The digital imperative for financial services firms cannot be understated. In order to ensure their (and their products’) relevance in the future, they will have to embrace Open Banking and Open Finance technology.

About the author: Ricardo Falter is Fintech M&A Associate at Royal Park Partners.

Kelly-Ann has 13 years of experience in the compliance & risk management industry including both as a practitioner and as a solution provider.

MyComplianceOffice is the leading provider of Conduct Risk Solutions to the financial services sector, with a focus on Conflicts of Interest challenges, the ability to identify, detect, and prevent misconduct and ensure adequate controls in mitigating these risks.

Why is creating a strong culture of compliance mandatory for financial services firms?

Creating a culture where regulatory obligations and ethics are embraced should be the foundation of any firm, regulatory or otherwise. But over the years, we have seen banks may pay more than $200 billion in fines since the financial crisis (and that number is growing!), which shows there is still more work to be done. These years of continuous failures in large and small firms to follow regulatory best practices, but worse, put the self-interest of themselves above the interests of their own clients and the public leads to a lack of trust in the market. Thus, embedding an appropriate culture of compliance from the top-down, bottom and across the middle is more than just a mandatory requirement, but it is an expected behaviour across firms.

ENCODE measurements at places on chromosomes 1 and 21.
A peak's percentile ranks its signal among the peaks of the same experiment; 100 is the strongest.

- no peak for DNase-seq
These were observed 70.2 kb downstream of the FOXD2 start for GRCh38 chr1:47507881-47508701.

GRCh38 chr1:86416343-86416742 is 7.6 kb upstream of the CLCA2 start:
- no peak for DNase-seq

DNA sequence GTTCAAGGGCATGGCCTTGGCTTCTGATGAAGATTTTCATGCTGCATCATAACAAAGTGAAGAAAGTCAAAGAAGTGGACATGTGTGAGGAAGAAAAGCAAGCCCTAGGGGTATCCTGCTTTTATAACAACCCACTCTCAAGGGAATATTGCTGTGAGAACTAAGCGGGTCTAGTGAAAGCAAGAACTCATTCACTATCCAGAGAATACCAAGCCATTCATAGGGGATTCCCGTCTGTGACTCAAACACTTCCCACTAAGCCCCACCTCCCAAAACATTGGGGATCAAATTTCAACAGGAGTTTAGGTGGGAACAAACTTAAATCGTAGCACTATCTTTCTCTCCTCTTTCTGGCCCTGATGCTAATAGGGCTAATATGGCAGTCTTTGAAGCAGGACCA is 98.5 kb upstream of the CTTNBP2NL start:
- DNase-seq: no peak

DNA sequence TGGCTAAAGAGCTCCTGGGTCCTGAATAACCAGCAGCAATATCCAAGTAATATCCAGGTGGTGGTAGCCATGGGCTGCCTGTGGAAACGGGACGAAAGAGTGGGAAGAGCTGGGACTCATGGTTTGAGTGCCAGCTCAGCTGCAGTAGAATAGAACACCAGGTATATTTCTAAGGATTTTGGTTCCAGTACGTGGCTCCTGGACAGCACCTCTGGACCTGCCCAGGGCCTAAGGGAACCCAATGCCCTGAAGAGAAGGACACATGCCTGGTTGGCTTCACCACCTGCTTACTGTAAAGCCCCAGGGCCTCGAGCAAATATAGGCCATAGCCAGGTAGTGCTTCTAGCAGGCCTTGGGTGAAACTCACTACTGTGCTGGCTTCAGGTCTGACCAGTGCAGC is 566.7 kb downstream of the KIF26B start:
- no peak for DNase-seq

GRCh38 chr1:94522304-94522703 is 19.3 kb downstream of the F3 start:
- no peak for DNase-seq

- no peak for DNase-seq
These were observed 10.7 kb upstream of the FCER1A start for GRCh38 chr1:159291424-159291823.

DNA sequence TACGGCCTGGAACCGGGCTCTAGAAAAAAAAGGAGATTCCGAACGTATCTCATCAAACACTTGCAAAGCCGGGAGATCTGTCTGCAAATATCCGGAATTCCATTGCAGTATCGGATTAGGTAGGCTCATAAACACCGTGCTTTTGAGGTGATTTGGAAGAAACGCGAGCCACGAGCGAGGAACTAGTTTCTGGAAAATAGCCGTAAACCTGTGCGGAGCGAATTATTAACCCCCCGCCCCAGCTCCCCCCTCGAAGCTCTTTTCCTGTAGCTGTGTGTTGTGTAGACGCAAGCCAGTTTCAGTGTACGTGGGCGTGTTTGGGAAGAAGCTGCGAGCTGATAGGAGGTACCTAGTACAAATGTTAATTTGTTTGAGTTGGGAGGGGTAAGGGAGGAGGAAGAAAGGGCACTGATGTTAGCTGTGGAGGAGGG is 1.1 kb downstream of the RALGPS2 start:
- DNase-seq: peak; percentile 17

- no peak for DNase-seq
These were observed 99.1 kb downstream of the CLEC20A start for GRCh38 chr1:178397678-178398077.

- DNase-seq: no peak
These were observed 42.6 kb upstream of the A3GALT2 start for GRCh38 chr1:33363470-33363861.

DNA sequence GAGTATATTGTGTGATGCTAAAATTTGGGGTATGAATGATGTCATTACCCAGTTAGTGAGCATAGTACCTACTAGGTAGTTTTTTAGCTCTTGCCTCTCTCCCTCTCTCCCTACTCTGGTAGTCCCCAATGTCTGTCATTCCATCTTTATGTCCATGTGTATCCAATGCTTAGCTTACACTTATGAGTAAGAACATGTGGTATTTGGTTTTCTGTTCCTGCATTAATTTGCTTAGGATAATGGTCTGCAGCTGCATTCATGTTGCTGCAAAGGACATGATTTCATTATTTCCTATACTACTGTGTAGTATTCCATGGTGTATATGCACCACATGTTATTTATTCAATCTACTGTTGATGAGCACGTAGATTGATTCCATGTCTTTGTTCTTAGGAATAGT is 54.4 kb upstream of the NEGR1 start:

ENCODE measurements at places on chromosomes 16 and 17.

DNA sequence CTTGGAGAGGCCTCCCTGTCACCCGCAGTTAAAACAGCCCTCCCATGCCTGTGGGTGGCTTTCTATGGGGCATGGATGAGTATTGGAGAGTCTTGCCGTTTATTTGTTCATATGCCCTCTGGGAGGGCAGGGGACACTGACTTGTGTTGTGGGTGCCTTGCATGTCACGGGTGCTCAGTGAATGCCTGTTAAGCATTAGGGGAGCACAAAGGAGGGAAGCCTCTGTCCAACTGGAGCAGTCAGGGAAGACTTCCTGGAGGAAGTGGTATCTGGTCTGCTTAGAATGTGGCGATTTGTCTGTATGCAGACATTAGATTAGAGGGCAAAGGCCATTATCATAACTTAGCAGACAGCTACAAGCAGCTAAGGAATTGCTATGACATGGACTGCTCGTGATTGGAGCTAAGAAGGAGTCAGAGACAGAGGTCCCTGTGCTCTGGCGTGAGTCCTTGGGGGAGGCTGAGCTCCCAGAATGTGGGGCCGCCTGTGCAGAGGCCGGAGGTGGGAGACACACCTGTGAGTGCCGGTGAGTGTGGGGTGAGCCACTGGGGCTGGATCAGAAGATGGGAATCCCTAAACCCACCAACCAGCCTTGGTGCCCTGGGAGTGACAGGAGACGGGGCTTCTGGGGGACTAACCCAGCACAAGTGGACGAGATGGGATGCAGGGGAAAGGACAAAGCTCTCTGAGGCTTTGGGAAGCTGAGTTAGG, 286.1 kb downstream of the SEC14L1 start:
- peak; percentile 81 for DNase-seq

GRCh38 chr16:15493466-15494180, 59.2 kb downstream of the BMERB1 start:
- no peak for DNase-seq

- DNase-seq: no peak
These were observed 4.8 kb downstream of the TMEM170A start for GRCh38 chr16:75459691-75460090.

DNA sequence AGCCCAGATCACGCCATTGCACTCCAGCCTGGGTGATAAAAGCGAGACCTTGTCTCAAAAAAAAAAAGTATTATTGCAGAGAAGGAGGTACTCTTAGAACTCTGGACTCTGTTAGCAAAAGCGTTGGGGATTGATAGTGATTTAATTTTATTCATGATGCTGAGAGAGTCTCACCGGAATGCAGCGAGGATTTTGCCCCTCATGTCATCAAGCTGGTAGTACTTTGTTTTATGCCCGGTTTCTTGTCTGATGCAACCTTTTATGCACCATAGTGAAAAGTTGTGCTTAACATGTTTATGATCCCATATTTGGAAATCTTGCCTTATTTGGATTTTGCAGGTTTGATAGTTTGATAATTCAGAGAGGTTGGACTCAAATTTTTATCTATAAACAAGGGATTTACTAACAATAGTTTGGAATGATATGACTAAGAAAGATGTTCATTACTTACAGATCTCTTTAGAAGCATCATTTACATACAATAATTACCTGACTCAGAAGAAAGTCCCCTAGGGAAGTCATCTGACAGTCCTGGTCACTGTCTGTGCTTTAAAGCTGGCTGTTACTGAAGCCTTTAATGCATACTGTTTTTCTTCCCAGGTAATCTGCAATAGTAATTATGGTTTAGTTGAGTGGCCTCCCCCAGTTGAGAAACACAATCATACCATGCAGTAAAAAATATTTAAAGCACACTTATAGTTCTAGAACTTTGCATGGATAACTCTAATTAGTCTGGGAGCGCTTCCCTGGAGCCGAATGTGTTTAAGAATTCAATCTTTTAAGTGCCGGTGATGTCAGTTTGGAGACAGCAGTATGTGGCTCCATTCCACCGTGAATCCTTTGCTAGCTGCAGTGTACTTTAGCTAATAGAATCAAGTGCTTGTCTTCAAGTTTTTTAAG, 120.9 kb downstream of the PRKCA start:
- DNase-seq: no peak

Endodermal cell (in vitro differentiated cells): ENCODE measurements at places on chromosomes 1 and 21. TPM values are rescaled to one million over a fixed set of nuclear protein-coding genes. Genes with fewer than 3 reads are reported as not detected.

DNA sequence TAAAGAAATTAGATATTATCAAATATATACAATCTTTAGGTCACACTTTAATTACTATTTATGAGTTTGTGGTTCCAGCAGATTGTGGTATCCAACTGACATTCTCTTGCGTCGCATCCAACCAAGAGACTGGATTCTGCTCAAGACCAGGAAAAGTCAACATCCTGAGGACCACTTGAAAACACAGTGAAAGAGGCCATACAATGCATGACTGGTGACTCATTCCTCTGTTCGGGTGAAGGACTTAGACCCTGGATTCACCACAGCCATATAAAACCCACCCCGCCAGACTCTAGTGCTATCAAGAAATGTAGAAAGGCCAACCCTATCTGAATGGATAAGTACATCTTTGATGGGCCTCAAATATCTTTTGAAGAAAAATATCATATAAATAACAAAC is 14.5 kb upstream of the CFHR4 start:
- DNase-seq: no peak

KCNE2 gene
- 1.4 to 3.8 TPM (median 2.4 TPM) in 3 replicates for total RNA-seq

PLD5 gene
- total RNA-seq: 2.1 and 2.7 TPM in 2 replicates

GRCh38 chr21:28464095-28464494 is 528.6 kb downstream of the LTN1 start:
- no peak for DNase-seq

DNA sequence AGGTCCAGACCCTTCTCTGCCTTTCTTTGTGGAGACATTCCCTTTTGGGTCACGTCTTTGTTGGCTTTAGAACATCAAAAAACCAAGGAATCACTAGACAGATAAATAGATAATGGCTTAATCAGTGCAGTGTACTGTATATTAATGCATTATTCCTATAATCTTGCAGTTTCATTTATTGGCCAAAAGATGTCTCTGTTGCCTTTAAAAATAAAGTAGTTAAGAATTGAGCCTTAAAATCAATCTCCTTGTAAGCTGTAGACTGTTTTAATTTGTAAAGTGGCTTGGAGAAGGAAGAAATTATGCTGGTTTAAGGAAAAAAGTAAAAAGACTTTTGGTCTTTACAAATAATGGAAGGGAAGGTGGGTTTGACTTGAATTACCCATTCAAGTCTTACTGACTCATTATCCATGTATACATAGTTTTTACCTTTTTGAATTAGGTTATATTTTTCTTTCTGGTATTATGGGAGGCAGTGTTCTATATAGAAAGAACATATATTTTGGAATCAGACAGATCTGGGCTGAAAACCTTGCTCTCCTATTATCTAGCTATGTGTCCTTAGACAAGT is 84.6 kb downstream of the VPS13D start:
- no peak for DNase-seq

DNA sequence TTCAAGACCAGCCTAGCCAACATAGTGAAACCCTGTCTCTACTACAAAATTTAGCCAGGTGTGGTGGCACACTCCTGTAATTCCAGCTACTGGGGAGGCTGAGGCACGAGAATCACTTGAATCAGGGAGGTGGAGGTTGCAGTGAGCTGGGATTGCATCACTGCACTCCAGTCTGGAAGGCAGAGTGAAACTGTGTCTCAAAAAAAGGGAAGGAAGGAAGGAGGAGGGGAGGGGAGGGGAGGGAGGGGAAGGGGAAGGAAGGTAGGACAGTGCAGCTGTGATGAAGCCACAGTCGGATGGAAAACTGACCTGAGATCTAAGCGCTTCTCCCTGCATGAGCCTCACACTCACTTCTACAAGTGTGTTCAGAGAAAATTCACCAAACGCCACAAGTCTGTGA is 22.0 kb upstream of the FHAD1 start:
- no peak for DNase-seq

What are your key tips for successful compliance and conduct risk management for financial services companies?

As I’ve mentioned, creating a culture of compliance is everyone’s responsibility within a firm, and that must start with some basics, as well as enforcing behaviour along the way. There are three key areas I see as assisting to embed the culture of compliance:

What are the benefits of having a centralised compliance management platform?